Explains how a CPU works by implementing the LC-3 instruction set. Includes an in-depth look at the instruction cycle phases. The inquiry “How do computers do math introduced the components needed to build a microprocessor. This article series continues by introducing the microprocessor. It uses a top-down approach.
We use a top down approach to help break up the complex microprocessor into simple, more manageable parts. Starting from the architecture, it dives down to an instruction set. In the second half we build a microprocessor using a field programmable gate array.
We assume a familiarity with assembly code.
This text leans on chapter 4 from the excellent book “Introduction to Computer Systems” by Patt and Partel. The implementation borrows from Davis’ Project#1 description at NC State University.
World War II bought widespread destruction, but also spurred a flurry of computer innovations. The first electric computer was built using electro-mechanical relays in Nazi Germany (1941). Two years later the US army built ENIAC using 18,000 vacuum tubes for calculating artillery firing tables and simulating the H bomb.
This computer could perform complex sequences of operations, including loops, branches and subroutines. The program in this computer was hardwired using switches and dials. It was a thousand times faster as the electro-mechanical machine, but it took great effort to change the program.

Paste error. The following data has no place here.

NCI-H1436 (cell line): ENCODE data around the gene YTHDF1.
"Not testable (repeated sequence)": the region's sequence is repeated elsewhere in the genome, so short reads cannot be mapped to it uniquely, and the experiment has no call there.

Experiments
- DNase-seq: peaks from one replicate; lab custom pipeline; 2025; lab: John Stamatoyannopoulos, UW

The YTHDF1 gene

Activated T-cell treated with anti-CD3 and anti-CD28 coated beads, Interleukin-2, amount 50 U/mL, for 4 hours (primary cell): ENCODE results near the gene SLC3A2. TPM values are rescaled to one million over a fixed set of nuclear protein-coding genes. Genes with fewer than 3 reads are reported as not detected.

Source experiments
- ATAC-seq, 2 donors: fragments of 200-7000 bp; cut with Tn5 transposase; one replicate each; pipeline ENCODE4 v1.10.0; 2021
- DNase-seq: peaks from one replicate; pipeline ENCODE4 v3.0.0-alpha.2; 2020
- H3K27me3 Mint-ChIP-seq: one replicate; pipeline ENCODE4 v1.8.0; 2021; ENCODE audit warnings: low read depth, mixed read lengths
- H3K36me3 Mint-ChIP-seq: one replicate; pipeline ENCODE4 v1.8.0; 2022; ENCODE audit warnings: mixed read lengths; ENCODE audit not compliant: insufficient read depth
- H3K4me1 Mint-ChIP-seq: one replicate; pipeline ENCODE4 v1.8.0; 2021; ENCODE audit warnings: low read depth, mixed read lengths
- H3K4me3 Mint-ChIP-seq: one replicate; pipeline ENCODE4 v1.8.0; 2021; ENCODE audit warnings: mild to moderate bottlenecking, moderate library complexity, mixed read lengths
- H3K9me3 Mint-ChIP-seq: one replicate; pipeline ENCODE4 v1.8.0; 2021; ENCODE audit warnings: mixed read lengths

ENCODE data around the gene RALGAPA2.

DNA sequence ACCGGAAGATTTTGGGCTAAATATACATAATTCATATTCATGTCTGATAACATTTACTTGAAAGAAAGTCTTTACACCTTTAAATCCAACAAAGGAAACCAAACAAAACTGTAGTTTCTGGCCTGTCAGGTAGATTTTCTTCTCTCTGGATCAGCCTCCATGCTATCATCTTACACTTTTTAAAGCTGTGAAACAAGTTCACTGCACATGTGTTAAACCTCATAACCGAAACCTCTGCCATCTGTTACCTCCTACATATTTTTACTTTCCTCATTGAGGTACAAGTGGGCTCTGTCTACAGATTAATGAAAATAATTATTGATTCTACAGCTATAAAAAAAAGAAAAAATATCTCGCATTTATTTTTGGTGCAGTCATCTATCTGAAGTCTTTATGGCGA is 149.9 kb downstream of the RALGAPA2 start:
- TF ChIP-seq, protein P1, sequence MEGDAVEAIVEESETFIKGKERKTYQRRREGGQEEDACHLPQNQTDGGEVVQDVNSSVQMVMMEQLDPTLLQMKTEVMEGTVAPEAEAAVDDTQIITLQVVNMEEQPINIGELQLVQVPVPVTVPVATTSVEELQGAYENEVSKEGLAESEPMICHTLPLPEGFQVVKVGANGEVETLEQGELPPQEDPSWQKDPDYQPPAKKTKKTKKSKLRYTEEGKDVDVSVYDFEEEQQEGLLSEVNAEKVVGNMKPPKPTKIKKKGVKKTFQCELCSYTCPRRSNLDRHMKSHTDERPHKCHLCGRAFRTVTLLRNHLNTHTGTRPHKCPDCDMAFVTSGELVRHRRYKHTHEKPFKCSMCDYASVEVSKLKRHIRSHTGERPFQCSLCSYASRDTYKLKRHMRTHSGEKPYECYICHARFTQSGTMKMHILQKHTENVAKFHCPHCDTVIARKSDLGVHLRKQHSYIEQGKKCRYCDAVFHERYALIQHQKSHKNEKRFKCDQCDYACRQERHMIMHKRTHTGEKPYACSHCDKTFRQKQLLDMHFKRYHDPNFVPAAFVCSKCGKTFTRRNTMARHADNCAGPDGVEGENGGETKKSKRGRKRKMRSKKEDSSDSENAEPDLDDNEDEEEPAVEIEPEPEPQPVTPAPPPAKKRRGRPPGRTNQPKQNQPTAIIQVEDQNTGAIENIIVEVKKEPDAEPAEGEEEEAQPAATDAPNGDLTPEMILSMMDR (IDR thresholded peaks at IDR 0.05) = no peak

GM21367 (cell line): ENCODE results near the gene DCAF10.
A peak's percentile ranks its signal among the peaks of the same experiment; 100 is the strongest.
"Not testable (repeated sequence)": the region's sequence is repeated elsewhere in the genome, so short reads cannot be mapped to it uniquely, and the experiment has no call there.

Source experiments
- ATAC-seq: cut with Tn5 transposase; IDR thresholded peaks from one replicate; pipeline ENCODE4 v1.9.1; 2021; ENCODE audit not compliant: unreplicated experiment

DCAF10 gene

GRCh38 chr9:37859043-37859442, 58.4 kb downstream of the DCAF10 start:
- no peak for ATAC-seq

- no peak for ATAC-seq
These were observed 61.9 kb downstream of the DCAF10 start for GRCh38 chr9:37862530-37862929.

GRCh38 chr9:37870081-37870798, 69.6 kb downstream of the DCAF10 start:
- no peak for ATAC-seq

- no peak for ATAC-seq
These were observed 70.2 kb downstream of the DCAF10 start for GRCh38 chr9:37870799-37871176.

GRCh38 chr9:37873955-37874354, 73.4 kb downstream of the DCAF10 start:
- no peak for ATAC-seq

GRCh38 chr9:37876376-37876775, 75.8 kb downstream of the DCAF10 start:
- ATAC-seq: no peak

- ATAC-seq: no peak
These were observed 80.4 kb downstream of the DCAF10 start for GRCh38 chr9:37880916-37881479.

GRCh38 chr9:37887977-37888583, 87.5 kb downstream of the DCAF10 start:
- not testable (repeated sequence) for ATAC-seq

The programming was hard-wired into their design, meaning that “reprogramming” a computer simply wasn’t possible: Instead, computers would have to be physically disassembled and redesigned. To explain how a CPU works, we take a look at the leading architecture.
von Neuman Architecture
In 1945, the mathematician John von Neumann formalized processor methods developed at the University of Pennsylvania. His computer architecture design consists of a Control Unit, Arithmetic and Logic Unit (ALU), Memory Unit, Registers and Inputs/Outputs. These methods became known as the von Neumann architecture and still forms the foundation for today’s computers.
Using the von Neumann architecture, computers were able to be modified and programmed via the input of instructions in computer code. This way, the functionality could be simply rewritten using a programming language.
The von Neuman Architecture is based on the principle of:
- Fetch an instruction from memory
- Decode the instruction
- Execute the Instruction
The Central Processing Unit (CPU) is the electronic circuit responsible for executing the instructions of a computer program. It is also referred to as the microprocessor. The CPU contains the Control Unit, ALU and Registers. The Control Unit interprets program instructions and orchestrates the execution of these instructions. Registers store data before it can be processed. The ALU carries out arithmetic and logical operations.
Instructions are a fundamental unit of work that are executed completely, or not at all. In memory, the instructions look just like data — a collection of bits. They are just interpreted differently.
An instructions includes:
- an opcode, the operation to be performed;
- operands, the data (locations) to be used in the operation.
There are three instruction types:
- arithmetic and logical instructions, such as addition and subtraction, or logical operations such as AND, OR and NOT;
- memory access instructions, such as load and store;
- control instructions, that may change the address in the program counter, permitting loops or conditional branches.